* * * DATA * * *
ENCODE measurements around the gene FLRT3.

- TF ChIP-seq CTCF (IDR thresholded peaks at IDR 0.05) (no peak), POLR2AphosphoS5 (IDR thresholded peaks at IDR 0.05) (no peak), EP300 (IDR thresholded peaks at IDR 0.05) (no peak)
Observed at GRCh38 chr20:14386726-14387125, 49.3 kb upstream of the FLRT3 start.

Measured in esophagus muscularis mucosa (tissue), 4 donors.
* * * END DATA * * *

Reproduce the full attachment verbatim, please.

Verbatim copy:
ENCODE measurements around the gene FLRT3.

- TF ChIP-seq CTCF (IDR thresholded peaks at IDR 0.05) (no peak), POLR2AphosphoS5 (IDR thresholded peaks at IDR 0.05) (no peak), EP300 (IDR thresholded peaks at IDR 0.05) (no peak)
Observed at GRCh38 chr20:14386726-14387125, 49.3 kb upstream of the FLRT3 start.

Measured in esophagus muscularis mucosa (tissue), 4 donors.